Confucian Statecraft and Korean Institutions. Yu Hyongwon and the Late Choson Dynasty - James B. Palais

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forced to concentrate their troops at mountain redoubts because they did not
have enough troops to organize a conventional army on the plains, but the weak-
nesses of the strategy were pointed out to them in advance by the Manchus them-
selves! Even had those forces been used to build up the strategic walled towns
in the plains along the invasion route, it is doubtful that any single point would
have been able to block the advance of the initial 120,ooo-man Ch'ing force.
What was needed in 1627 and I637 was to move the troops from the center and
south into the northern region as quickly as possible, not to leave them guard-
ing their home districts.
Finally, Korean foreign policy at this time has to be taken into account. Hind-
sight enables us to see that continuation of Kwanghaegun's neutralist foreign
policy could certainly have done no more harm than the Westerner anti-Manchu
policy and probably would have spared Korea both invasions, but the Western-
ers, who had placed King Injo on the throne in I623, were moralists who felt
an unending debt to the Ming and cultural racists who held the Manchus in con-
tempt. Since they were responsible for adopting the pro-Ming, anti-Manchu pol-
icy and were too powerful to allow the king to reverse it had he so desired, they
also had the obligation to guarantee the development of a sufficient military force
to back up the policy. Not only did the Yi K wal rebellion weaken national defense,
but the factional division within the Westerners prevented the possibility of a
unified, let alone correct, defense policy. In that situation, the continuation of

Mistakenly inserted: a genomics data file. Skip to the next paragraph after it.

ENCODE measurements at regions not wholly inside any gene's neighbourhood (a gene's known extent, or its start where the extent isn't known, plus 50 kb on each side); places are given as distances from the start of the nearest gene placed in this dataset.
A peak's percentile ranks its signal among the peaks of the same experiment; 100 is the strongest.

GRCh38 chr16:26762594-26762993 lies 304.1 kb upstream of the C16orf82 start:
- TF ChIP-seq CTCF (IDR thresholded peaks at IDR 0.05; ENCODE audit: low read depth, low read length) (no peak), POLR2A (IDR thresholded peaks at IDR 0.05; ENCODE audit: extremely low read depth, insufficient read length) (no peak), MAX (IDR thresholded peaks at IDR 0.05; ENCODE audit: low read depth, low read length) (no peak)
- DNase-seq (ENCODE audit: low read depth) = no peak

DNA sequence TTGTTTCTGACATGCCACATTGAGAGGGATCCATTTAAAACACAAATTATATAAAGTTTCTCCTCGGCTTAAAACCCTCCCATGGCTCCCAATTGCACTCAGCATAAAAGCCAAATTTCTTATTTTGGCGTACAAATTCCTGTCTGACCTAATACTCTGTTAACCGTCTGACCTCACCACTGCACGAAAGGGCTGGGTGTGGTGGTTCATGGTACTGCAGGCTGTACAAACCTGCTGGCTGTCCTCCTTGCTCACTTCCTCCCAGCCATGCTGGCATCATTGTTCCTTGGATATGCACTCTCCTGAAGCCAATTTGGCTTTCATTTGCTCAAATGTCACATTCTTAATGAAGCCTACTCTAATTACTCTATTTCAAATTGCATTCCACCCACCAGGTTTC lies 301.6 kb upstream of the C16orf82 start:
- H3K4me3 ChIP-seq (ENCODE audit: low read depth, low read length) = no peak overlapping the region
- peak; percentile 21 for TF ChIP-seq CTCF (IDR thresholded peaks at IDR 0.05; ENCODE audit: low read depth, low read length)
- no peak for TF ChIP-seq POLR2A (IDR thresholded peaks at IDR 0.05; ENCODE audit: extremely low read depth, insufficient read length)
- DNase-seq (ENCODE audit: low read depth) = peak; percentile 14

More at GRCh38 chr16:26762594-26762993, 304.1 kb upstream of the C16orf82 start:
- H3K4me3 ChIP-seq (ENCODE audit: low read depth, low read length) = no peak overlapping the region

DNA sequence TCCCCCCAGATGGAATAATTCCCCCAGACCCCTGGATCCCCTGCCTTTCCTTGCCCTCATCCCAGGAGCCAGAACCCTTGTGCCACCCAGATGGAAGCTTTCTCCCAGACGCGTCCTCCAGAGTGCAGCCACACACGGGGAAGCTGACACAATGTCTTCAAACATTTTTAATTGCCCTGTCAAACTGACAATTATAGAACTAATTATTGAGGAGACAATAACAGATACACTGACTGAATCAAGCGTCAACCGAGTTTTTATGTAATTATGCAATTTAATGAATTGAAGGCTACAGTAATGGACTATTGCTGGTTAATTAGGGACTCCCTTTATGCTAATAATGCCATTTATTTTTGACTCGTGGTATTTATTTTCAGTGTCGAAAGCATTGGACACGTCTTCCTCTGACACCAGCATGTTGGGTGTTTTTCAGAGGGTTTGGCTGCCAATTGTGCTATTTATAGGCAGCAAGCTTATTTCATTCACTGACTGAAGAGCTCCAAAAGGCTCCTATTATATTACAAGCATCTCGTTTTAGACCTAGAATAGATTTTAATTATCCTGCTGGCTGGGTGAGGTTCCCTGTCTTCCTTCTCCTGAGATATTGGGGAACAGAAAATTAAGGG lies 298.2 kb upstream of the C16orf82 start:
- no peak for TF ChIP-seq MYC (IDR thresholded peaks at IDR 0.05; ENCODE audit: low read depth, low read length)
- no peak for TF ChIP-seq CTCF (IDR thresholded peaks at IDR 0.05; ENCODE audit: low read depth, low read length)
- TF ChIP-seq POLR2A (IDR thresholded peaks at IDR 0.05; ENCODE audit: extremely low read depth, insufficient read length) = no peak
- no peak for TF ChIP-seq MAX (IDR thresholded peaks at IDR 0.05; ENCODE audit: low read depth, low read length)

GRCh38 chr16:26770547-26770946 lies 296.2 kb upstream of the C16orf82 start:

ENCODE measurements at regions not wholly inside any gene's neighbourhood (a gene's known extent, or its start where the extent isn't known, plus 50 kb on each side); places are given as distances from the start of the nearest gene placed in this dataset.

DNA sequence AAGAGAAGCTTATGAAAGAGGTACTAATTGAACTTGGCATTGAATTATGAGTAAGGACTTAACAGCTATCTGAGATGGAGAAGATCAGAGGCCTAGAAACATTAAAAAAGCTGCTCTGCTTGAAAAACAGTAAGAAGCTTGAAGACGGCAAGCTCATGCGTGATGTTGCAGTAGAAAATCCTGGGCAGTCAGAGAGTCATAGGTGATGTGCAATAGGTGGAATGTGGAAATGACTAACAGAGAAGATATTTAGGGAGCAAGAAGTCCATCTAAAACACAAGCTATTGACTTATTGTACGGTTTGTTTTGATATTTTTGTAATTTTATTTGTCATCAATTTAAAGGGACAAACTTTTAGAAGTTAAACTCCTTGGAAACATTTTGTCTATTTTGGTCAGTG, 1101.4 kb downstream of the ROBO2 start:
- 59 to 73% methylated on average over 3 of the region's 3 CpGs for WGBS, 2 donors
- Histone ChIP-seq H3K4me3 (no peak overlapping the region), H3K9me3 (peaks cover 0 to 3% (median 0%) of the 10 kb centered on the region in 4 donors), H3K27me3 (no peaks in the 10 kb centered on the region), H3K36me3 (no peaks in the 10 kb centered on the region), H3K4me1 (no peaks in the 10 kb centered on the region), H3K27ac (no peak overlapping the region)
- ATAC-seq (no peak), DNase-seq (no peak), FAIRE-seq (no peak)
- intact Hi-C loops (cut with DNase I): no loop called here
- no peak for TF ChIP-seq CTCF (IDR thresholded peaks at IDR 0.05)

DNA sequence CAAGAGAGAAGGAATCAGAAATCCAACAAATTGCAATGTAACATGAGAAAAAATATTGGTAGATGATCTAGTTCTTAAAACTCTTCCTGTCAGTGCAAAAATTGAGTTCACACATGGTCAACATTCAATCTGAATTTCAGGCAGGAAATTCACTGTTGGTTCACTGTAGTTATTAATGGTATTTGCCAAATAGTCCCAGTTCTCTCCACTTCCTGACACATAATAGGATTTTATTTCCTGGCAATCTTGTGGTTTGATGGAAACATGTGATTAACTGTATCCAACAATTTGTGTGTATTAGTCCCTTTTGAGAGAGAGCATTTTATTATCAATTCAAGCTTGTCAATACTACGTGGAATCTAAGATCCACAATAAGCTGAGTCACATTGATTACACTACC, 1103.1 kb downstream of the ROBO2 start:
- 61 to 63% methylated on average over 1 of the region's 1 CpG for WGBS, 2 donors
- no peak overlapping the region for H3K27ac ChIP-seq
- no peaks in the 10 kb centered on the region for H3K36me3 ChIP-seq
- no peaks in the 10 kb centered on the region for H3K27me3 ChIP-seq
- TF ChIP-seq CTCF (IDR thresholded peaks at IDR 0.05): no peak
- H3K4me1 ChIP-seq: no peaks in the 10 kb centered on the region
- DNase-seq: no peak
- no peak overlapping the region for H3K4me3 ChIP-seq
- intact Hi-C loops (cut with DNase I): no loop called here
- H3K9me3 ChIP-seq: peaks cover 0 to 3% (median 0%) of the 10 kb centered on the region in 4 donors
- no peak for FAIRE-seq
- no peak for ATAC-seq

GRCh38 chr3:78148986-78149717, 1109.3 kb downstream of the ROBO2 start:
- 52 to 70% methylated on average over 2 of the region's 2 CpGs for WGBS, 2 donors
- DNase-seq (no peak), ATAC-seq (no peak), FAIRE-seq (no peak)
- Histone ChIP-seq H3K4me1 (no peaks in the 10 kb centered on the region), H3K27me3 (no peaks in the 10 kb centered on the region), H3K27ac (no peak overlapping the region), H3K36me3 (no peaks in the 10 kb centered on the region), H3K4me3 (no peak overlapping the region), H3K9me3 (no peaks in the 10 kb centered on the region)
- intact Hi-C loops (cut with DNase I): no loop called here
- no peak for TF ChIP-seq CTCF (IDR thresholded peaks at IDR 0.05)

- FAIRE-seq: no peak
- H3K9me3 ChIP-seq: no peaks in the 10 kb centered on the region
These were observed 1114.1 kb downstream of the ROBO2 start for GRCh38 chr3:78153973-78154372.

the anti-Manchu foreign policy was suicidal, guaranteed to lead to a humiliat-
ing defeat for the Korean people.
If there was a lesson to be learned for Korean students of statecraft, it was
that strategy, positioning, and organization of forces have to be devised to meet
the particularities of the situation, not simply copied from textbook models suited
to other situations, that the sheer number of troops in the field have to be ade-
quate for defense against an army of 120,000 men with a superior cavalry con-
tingent, and that unity of command is a necessity. Finally, if national military
strength is not suited to a hostile foreign policy, that policy should either be aban-
doned or time won to build up sufficient forces to prevent disaster.

Collaboration and Resistance: 1637-49

After the Manchu victory over Korea in I 637, defense policy became entangled
in political disputes involving King Injo and the radical anti-Manchus and the
moderates under Kim Chajom who favored a realistic acceptance of Manchu
hegemony and some sort of accommodation with Manchu demands. There were
no major changes in the composition of military divisions, but political conflict
continued over the control of those divisions, and the political atmosphere was
poisoned by Injo's animosity against anyone who favored compromise with the
Manchus, including his own Crown Prince, Sohyon.
Although Ch'ing forces did not occupy Korea after the peace treaty, they were
naturally concerned to prevent any serious rearmament by the Koreans. Nonethe-
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